After its season reached a nadir in a lethargic loss to Penn State on Tuesday, Michigan came into Saturday’s game against No. 24 Maryland in desperate need of a cure for a month’s worth of offensive struggles.

So before tip-off, Isaiah Livers and Eli Brooks sat down to discuss what needed to go differently. The two eventually concluded that, to avoid a repeat of Tuesday — when the Nittany Lions’ first basket came just five seconds into the game — the emphasis needed to be on a strong start. That basket, they realized, had set the tone for the entire first half. By the time the Wolverines righted the ship, they were down 16.

On Saturday afternoon though, it took nearly three minutes for the Terrapins to score. Before they could do so for a second time, Michigan’s lead had ballooned to 14-2. Maryland (19-7 overall, 10-5 Big Ten) eventually reversed course, but — much like for the Wolverines on Tuesday — it was too late, as Michigan (23-3, 12-3) held on to win, 65-52.

“We built too big of a hole,” said Maryland coach Mark Turgeon. “Against a great team, you can’t do that.”

When Livers caught a pass in transition and slammed over Anthony Cowan with 7:11 to play in the first half, the game appeared over. Michigan had already raced out to a 23-8 lead, displaying the type of fireworks that have evaded it for much of the past two months.

“Everybody was really focused, everybody was locked in, everybody was active,” Livers said. “We had six shutouts — that’s three stops in a row — in the first half, so that’s really good for us.”

The early barrage came on the back of jump shooting and transition baskets — two areas in which Michigan has struggled in recent weeks. But then, the struggles of the Wolverines’ midseason lull resurfaced.

After a Livers three midway through the first half, they didn’t hit another one until four minutes after the break. The transition offense, too, dried up after that opening spell.

“We created 13 turnovers in the first half,” said Michigan coach John Beilein. “We stopped creating turnovers so now we had to dial up plays and get more into a half-court thing.”

As Michigan stagnated, the Terrapins found their groove. Just four minutes after Livers’ dunk put the exclamation mark on a dominant opening stretch, back-to-back 3-pointers from Aaron Wiggins cut the Wolverines’ lead to a precarious nine-point advantage.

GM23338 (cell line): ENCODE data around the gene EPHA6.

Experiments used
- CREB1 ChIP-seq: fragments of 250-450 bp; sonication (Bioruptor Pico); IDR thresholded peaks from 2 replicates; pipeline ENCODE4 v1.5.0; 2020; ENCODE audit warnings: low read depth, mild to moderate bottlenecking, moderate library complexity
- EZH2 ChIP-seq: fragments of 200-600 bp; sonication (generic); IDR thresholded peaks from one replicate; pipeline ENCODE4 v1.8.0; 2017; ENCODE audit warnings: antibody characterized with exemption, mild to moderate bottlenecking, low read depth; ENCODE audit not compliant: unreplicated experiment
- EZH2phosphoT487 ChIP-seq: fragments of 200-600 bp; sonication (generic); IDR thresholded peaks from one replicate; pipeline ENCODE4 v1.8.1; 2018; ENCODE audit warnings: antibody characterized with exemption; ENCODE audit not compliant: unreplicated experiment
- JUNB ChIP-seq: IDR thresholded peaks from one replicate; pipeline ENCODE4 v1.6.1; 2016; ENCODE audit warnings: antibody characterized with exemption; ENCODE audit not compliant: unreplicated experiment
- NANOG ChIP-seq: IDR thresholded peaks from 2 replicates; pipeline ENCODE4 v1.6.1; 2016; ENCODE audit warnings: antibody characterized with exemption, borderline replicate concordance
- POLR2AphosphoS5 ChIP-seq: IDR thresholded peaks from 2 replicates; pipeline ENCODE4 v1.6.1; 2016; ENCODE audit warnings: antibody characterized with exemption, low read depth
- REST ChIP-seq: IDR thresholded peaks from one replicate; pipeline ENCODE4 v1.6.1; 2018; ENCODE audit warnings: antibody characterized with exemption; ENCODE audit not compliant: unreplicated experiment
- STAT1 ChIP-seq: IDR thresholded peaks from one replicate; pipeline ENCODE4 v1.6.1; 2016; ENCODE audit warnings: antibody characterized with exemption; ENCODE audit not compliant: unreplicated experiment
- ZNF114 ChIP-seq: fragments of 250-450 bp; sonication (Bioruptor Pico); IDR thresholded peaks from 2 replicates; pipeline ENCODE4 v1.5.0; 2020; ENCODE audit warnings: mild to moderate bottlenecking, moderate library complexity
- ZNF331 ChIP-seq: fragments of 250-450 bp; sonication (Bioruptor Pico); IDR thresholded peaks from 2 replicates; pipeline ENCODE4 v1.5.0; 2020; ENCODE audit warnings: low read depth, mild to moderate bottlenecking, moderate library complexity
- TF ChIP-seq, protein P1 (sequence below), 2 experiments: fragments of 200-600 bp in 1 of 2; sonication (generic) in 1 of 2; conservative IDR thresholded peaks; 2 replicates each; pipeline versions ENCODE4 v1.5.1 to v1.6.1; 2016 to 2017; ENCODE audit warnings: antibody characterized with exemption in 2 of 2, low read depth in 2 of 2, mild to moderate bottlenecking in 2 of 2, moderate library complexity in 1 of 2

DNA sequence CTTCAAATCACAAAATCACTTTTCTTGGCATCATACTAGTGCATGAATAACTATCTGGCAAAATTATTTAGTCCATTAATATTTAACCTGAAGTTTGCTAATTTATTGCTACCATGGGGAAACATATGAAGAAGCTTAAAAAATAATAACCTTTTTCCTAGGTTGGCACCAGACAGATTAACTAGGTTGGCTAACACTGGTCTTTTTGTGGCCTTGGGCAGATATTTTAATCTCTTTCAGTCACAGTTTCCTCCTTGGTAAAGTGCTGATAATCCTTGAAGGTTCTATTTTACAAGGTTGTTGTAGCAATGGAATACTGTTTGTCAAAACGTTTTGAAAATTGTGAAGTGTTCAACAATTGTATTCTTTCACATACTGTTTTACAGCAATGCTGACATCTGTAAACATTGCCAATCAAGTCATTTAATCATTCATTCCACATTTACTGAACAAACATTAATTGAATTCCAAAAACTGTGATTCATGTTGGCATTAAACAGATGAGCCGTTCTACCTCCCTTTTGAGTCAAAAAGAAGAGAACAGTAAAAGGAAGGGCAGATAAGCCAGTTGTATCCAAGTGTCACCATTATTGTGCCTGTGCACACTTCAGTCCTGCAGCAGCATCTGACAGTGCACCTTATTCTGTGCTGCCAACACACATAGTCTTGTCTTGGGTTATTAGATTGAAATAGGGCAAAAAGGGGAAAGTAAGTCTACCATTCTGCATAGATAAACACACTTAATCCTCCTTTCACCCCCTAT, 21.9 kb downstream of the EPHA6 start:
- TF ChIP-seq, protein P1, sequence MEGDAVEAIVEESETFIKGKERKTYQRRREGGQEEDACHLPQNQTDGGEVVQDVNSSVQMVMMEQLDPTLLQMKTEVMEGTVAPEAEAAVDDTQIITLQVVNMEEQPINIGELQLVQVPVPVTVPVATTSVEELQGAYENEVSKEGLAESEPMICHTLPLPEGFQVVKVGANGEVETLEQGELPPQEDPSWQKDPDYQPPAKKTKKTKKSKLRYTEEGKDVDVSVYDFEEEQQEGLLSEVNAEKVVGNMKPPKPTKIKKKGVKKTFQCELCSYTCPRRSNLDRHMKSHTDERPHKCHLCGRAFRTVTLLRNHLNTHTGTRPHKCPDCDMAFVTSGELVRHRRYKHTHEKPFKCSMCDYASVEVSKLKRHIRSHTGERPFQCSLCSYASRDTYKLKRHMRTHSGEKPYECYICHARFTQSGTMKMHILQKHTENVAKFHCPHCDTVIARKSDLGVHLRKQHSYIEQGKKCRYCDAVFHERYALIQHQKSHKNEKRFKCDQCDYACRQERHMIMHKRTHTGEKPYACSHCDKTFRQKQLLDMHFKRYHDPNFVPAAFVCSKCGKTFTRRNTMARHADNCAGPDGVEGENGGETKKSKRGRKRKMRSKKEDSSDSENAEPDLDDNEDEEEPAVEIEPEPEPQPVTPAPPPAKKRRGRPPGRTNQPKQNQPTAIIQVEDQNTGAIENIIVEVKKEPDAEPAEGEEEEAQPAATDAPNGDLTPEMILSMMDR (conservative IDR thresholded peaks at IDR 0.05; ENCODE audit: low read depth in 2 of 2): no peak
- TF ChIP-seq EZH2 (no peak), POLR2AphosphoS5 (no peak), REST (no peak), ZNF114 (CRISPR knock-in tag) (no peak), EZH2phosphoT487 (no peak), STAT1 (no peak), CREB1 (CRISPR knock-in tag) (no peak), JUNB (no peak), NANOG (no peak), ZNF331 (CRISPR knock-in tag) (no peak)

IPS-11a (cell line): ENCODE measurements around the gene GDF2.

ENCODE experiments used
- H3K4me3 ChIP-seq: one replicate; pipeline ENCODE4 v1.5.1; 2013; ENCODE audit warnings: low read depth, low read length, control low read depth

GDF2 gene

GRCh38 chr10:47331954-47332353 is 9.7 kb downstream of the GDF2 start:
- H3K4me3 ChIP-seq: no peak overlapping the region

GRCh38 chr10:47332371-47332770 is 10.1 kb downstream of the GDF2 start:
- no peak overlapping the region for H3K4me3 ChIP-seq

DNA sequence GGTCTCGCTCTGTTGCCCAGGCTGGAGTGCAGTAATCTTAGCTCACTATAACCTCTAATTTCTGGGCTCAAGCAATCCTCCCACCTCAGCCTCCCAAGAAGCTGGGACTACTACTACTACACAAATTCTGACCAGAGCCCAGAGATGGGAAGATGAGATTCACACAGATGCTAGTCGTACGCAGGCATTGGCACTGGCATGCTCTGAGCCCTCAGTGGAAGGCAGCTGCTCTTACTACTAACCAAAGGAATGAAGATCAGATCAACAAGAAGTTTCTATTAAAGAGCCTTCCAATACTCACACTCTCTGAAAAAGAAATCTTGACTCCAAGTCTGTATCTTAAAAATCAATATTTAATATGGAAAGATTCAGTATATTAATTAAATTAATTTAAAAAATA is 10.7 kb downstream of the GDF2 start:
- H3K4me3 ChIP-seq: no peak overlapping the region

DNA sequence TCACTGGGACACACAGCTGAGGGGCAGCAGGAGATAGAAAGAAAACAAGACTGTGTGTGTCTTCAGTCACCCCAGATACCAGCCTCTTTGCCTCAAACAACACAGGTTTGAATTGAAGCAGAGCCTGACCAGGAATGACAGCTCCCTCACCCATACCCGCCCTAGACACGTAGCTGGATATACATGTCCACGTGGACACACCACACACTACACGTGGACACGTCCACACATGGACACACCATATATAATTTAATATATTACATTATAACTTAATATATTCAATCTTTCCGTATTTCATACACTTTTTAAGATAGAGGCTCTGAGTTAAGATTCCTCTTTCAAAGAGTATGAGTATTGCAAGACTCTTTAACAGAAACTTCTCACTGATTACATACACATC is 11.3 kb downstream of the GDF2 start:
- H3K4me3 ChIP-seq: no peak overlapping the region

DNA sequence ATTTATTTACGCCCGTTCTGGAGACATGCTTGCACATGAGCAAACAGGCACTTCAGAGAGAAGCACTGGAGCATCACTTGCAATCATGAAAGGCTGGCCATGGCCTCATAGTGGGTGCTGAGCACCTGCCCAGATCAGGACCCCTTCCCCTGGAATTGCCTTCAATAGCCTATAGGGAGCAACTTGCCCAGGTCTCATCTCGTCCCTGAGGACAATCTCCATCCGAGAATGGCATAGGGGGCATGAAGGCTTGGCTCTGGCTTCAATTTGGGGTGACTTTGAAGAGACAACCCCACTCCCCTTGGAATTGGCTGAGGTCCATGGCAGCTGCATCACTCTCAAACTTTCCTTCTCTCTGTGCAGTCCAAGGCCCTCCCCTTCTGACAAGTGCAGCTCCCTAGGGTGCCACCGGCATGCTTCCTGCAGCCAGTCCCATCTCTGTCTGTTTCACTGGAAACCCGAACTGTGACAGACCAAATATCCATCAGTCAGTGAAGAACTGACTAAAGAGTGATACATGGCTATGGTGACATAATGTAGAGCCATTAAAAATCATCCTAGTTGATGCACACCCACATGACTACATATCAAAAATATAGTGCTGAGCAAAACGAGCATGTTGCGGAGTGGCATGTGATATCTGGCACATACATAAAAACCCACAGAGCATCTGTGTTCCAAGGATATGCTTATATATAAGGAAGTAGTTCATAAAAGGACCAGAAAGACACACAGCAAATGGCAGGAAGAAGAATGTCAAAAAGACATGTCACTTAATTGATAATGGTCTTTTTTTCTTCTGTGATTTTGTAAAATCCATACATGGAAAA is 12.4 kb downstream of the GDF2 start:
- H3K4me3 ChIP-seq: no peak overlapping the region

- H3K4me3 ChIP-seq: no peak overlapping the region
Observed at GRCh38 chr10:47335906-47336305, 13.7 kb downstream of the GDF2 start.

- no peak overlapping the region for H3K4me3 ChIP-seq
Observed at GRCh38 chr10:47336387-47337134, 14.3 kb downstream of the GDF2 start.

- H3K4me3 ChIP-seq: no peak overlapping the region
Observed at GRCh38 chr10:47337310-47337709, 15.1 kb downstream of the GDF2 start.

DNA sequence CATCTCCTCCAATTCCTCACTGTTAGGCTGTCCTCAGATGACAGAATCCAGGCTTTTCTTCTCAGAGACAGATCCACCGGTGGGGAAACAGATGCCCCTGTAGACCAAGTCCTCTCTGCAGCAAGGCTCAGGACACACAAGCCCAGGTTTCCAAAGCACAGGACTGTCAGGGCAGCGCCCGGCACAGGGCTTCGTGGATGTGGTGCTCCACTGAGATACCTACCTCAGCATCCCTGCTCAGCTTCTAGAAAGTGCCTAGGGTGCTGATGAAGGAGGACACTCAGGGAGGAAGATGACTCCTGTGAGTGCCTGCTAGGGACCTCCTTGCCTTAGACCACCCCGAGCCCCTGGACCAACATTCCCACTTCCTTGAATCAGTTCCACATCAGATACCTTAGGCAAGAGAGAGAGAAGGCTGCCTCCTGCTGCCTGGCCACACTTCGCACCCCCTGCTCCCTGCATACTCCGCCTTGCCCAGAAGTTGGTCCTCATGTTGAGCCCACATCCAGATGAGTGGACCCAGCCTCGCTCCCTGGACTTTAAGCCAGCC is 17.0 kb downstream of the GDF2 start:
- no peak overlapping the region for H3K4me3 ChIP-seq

For the first nine minutes of the second half, that’s where it remained, fluctuating between six and 11 — Michigan threatening to pull away and Maryland threatening to pull even, but neither coming to fruition. But when the Terrapins’ Serrel Smith Jr. buried a pull-up triple to cut the deficit to three with 10:21 to play, it seemed the latter had come to pass.

The Wolverines — just an hour after their most dominant stretch in months — were en route to their most crushing loss of the season.

Then, as he so often does, sophomore guard Jordan Poole provided a much-needed spark, darting into the lane in transition and eurostepping past a helpless Maryland defender to extend Michigan’s lead back to two possessions. On the next trip down the floor, junior guard Zavier Simpson hit just the Wolverines’ second three of the half, sending the Crisler Center into a frenzy and re-establishing Michigan’s eight-point advantage.

“Any three that we hit in the second (half) — whether it was (freshman forward Ignas Brazdeikis)’, (Jon Teske)’s, Zavier’s — they were just huge to get us back,” Beilein said. “It was going south pretty quick. We couldn’t get anything to go and they were getting really easy shots.”

The Terrapins never got the deficit back within one possession, giving Michigan a win that may look easy on the statsheet but was, in reality, anything but.

After Tuesday’s episode in State College, the Wolverines will take it.

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